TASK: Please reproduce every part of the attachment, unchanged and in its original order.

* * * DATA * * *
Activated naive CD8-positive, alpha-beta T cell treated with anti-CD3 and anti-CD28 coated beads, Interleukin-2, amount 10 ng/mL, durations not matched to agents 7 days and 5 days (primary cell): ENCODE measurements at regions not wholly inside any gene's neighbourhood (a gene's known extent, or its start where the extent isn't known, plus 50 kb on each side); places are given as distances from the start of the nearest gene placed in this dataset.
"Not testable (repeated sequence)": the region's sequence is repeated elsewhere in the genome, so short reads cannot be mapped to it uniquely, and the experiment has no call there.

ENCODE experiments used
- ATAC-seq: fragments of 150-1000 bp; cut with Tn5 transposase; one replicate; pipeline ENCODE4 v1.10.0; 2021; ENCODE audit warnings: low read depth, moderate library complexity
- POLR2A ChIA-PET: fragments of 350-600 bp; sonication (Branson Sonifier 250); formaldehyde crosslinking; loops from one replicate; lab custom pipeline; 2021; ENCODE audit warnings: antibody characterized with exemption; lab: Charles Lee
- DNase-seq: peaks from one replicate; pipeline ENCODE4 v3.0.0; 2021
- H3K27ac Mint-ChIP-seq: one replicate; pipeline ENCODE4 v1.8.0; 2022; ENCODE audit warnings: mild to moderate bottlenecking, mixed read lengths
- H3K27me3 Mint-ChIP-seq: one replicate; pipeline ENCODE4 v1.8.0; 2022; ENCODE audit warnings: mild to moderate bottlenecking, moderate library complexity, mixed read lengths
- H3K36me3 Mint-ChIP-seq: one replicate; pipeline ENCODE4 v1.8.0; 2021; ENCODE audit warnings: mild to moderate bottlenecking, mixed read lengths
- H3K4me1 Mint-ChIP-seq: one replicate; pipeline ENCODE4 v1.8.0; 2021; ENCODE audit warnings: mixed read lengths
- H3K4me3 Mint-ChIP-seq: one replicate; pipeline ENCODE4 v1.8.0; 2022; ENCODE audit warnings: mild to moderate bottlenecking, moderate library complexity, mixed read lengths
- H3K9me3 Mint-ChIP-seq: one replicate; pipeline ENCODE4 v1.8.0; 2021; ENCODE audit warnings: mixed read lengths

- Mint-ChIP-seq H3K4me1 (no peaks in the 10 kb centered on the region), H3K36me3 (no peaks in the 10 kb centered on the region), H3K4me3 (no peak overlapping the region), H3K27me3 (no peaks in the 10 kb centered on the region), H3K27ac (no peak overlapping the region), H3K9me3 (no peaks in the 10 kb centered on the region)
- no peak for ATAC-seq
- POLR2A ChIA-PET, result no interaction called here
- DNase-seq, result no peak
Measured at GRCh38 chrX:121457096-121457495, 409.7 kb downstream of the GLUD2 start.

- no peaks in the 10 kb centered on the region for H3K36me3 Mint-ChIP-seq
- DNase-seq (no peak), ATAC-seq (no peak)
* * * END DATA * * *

Activated naive CD8-positive, alpha-beta T cell treated with anti-CD3 and anti-CD28 coated beads, Interleukin-2, amount 10 ng/mL, durations not matched to agents 7 days and 5 days (primary cell): ENCODE measurements at regions not wholly inside any gene's neighbourhood (a gene's known extent, or its start where the extent isn't known, plus 50 kb on each side); places are given as distances from the start of the nearest gene placed in this dataset.
"Not testable (repeated sequence)": the region's sequence is repeated elsewhere in the genome, so short reads cannot be mapped to it uniquely, and the experiment has no call there.

ENCODE experiments used
- ATAC-seq: fragments of 150-1000 bp; cut with Tn5 transposase; one replicate; pipeline ENCODE4 v1.10.0; 2021; ENCODE audit warnings: low read depth, moderate library complexity
- POLR2A ChIA-PET: fragments of 350-600 bp; sonication (Branson Sonifier 250); formaldehyde crosslinking; loops from one replicate; lab custom pipeline; 2021; ENCODE audit warnings: antibody characterized with exemption; lab: Charles Lee
- DNase-seq: peaks from one replicate; pipeline ENCODE4 v3.0.0; 2021
- H3K27ac Mint-ChIP-seq: one replicate; pipeline ENCODE4 v1.8.0; 2022; ENCODE audit warnings: mild to moderate bottlenecking, mixed read lengths
- H3K27me3 Mint-ChIP-seq: one replicate; pipeline ENCODE4 v1.8.0; 2022; ENCODE audit warnings: mild to moderate bottlenecking, moderate library complexity, mixed read lengths
- H3K36me3 Mint-ChIP-seq: one replicate; pipeline ENCODE4 v1.8.0; 2021; ENCODE audit warnings: mild to moderate bottlenecking, mixed read lengths
- H3K4me1 Mint-ChIP-seq: one replicate; pipeline ENCODE4 v1.8.0; 2021; ENCODE audit warnings: mixed read lengths
- H3K4me3 Mint-ChIP-seq: one replicate; pipeline ENCODE4 v1.8.0; 2022; ENCODE audit warnings: mild to moderate bottlenecking, moderate library complexity, mixed read lengths
- H3K9me3 Mint-ChIP-seq: one replicate; pipeline ENCODE4 v1.8.0; 2021; ENCODE audit warnings: mixed read lengths

- Mint-ChIP-seq H3K4me1 (no peaks in the 10 kb centered on the region), H3K36me3 (no peaks in the 10 kb centered on the region), H3K4me3 (no peak overlapping the region), H3K27me3 (no peaks in the 10 kb centered on the region), H3K27ac (no peak overlapping the region), H3K9me3 (no peaks in the 10 kb centered on the region)
- no peak for ATAC-seq
- POLR2A ChIA-PET, result no interaction called here
- DNase-seq, result no peak
Measured at GRCh38 chrX:121457096-121457495, 409.7 kb downstream of the GLUD2 start.

- no peaks in the 10 kb centered on the region for H3K36me3 Mint-ChIP-seq
- DNase-seq (no peak), ATAC-seq (no peak)